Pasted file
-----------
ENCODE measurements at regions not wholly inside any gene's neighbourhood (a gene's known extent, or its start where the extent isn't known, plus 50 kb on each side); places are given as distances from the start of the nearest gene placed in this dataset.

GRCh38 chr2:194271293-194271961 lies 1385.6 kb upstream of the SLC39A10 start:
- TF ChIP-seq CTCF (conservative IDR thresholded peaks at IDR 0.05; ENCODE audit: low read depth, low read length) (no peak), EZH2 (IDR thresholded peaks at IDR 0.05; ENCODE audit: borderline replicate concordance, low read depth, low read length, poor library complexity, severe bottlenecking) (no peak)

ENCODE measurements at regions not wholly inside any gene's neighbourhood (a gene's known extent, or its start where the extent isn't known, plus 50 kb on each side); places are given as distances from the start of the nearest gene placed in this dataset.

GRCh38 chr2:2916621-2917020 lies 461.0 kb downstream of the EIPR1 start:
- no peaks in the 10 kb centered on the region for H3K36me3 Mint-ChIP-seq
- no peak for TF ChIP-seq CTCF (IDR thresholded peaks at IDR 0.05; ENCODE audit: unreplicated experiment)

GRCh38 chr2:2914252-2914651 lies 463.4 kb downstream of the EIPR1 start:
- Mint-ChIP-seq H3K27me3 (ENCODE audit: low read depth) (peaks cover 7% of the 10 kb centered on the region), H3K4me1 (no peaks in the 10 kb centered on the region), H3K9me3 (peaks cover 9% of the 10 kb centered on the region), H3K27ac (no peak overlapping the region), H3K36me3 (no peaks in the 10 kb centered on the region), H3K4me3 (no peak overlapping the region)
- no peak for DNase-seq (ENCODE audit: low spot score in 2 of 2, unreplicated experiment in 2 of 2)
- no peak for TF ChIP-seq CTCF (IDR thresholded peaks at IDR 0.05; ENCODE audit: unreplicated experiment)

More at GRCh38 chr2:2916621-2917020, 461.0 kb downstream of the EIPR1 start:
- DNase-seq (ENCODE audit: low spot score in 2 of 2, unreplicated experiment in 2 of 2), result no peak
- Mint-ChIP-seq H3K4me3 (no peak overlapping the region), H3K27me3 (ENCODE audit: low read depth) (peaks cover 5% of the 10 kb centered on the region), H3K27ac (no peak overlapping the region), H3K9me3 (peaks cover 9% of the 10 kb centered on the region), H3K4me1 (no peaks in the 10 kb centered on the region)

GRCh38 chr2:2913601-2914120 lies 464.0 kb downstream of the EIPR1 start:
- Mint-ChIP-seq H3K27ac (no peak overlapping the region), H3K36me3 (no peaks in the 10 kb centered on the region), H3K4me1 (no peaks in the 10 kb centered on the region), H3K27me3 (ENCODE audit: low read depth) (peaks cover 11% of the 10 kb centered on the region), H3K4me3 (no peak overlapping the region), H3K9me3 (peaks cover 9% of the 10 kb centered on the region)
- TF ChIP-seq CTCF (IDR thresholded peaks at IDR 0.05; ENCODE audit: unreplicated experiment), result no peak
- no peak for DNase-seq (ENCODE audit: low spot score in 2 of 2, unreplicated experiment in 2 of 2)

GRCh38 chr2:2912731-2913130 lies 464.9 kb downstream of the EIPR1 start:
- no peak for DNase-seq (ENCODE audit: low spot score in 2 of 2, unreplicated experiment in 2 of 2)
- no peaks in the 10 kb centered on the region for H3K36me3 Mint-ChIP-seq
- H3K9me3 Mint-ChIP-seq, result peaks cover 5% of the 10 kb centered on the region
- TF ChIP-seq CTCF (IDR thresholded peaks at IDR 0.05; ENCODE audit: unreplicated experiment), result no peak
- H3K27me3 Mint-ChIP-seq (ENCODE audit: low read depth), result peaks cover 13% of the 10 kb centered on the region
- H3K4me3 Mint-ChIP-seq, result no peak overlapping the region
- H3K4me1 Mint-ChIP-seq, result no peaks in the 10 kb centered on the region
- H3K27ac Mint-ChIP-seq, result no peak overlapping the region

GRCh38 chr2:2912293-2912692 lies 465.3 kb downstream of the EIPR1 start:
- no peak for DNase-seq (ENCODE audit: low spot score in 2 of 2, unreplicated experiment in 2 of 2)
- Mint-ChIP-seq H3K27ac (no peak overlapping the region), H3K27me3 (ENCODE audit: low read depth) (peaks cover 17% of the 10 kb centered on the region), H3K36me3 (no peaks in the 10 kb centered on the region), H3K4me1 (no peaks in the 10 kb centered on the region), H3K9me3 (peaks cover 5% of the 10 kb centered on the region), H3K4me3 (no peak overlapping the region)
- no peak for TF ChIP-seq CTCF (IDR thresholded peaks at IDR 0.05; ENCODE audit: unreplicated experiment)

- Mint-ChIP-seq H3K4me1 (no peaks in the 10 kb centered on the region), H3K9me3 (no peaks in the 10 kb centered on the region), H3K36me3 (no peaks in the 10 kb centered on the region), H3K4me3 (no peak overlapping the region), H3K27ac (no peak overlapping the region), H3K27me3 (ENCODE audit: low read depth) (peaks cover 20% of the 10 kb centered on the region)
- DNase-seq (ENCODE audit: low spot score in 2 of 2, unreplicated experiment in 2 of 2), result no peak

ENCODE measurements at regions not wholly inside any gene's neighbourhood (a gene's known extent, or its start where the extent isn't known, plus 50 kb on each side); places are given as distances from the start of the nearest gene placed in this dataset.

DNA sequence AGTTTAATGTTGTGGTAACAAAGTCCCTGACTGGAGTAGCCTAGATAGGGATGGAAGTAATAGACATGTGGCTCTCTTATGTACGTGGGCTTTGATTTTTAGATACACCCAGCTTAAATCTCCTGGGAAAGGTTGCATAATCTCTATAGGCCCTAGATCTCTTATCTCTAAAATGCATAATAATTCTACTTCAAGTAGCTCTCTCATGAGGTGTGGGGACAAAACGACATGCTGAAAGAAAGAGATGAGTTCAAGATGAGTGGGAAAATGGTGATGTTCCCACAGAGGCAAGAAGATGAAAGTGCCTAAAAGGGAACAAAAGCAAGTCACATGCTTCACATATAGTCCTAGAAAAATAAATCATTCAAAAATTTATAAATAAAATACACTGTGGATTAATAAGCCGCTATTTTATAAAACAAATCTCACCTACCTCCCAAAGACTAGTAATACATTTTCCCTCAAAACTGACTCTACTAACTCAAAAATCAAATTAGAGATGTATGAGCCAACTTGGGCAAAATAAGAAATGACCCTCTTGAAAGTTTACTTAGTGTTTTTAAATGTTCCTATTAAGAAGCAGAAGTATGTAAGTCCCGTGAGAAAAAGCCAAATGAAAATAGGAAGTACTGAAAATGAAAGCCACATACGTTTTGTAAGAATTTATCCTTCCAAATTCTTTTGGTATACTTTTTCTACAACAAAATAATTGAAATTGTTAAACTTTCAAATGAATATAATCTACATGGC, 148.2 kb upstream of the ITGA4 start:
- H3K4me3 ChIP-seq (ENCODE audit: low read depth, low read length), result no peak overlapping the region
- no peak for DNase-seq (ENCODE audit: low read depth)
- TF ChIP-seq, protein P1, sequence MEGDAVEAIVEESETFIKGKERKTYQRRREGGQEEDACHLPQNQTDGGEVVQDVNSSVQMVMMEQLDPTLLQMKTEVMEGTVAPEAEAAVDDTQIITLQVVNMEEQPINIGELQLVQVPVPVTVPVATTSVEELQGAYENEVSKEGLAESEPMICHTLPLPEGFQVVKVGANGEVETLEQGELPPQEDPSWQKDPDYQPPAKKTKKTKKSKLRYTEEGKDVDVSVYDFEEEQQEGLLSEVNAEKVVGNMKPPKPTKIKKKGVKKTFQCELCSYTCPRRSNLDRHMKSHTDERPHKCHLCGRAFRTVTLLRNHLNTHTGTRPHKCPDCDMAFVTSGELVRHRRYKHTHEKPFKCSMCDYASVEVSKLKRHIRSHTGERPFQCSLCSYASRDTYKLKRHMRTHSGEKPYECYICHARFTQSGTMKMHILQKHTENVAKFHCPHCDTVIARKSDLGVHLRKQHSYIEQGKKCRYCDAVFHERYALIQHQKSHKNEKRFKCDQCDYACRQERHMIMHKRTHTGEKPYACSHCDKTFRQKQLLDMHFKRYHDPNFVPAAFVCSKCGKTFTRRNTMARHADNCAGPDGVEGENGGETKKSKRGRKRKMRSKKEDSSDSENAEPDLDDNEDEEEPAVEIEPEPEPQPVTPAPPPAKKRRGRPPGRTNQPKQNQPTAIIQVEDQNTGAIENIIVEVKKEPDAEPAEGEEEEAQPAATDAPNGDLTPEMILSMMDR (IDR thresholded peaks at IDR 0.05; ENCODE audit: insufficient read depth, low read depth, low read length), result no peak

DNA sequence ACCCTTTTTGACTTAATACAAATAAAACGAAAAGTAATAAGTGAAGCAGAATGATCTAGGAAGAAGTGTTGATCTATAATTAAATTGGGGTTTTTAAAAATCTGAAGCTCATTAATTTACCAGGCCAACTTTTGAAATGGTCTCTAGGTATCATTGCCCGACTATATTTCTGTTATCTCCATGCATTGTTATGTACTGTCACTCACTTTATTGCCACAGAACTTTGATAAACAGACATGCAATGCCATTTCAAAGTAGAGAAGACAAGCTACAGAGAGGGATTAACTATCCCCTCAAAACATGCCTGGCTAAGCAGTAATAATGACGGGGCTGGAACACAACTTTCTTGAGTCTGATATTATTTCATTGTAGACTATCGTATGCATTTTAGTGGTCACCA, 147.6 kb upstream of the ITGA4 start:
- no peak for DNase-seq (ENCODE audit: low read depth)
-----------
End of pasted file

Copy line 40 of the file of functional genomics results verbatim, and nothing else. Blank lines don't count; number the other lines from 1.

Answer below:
- no peak for DNase-seq (ENCODE audit: low read depth)